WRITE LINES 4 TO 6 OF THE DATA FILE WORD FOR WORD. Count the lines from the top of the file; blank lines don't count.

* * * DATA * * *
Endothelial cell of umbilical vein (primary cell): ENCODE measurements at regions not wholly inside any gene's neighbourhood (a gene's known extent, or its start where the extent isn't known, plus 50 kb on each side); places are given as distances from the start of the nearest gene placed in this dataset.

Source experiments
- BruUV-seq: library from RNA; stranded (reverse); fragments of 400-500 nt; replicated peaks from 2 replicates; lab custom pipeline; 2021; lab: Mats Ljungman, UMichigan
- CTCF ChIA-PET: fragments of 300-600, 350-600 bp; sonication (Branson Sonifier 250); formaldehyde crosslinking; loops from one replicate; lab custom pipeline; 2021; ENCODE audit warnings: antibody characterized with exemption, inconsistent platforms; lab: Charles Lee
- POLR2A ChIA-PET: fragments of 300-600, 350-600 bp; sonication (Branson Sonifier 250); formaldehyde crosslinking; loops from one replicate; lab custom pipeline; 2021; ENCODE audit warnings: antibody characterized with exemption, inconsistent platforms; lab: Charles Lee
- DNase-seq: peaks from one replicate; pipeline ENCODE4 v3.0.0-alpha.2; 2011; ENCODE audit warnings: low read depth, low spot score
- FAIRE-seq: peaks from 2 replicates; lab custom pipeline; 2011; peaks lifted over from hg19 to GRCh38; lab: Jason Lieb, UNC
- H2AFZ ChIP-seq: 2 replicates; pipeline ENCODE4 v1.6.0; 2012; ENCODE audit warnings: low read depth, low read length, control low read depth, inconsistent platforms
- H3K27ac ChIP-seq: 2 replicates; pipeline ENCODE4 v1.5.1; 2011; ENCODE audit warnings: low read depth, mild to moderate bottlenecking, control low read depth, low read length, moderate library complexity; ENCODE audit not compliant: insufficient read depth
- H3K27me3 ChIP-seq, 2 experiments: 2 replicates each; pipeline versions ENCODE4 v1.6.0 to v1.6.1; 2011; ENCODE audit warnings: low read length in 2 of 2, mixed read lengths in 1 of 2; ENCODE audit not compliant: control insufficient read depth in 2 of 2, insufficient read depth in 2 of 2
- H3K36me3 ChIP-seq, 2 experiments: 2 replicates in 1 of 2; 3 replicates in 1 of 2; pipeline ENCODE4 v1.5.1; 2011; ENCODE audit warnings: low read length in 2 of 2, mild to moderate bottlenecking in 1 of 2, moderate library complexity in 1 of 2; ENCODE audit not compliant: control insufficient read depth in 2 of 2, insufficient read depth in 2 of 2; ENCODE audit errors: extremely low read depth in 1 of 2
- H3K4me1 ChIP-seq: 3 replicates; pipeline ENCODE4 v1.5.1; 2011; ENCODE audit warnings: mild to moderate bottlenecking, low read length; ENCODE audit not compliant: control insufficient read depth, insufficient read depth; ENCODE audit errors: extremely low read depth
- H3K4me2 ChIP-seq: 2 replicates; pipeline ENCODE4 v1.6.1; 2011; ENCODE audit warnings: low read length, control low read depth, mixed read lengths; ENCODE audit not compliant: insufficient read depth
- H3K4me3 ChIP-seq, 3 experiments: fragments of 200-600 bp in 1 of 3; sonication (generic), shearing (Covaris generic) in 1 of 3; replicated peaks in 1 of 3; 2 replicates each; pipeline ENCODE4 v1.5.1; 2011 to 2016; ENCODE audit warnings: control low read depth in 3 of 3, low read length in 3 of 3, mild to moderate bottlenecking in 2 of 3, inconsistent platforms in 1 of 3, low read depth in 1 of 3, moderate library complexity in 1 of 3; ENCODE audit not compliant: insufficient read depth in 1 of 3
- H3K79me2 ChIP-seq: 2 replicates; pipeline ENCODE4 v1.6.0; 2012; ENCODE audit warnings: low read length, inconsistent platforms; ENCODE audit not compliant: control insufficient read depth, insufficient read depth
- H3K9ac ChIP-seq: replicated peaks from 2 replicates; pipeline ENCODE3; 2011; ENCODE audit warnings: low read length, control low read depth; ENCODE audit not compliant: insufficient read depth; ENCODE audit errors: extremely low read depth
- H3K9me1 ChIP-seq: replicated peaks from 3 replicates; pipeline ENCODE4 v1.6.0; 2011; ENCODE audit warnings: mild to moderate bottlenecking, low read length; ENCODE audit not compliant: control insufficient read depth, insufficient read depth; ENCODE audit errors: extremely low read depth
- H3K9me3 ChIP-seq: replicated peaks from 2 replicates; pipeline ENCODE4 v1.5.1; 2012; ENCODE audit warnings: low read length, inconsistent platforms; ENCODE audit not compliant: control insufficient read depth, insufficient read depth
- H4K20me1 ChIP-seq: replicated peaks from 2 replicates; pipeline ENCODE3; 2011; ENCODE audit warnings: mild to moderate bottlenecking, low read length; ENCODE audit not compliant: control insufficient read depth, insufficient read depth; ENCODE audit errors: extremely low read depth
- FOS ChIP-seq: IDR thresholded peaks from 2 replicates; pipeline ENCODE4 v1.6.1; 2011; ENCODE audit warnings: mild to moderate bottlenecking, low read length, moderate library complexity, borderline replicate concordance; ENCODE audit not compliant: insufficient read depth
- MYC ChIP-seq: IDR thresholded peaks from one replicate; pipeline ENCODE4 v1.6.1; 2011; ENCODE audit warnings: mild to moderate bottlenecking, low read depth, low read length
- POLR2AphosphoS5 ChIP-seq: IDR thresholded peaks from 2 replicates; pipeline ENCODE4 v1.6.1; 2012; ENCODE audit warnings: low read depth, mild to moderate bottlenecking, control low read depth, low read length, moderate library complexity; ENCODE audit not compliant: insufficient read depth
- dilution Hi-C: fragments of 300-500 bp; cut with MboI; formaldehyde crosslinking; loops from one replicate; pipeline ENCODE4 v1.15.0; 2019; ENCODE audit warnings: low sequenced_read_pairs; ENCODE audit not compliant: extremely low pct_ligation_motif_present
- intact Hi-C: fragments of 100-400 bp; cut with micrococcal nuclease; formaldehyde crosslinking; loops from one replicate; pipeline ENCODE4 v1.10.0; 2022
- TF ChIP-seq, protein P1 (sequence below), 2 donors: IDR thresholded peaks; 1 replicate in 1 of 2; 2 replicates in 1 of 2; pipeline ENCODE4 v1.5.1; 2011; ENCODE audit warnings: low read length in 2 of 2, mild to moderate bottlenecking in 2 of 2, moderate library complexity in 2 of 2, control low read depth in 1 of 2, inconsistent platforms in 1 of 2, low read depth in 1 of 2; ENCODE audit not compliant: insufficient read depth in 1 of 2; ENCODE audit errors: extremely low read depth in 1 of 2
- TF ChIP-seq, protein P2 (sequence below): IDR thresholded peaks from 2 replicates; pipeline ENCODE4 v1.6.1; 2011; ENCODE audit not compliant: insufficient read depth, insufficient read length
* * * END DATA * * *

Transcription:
- CTCF ChIA-PET: fragments of 300-600, 350-600 bp; sonication (Branson Sonifier 250); formaldehyde crosslinking; loops from one replicate; lab custom pipeline; 2021; ENCODE audit warnings: antibody characterized with exemption, inconsistent platforms; lab: Charles Lee
- POLR2A ChIA-PET: fragments of 300-600, 350-600 bp; sonication (Branson Sonifier 250); formaldehyde crosslinking; loops from one replicate; lab custom pipeline; 2021; ENCODE audit warnings: antibody characterized with exemption, inconsistent platforms; lab: Charles Lee
- DNase-seq: peaks from one replicate; pipeline ENCODE4 v3.0.0-alpha.2; 2011; ENCODE audit warnings: low read depth, low spot score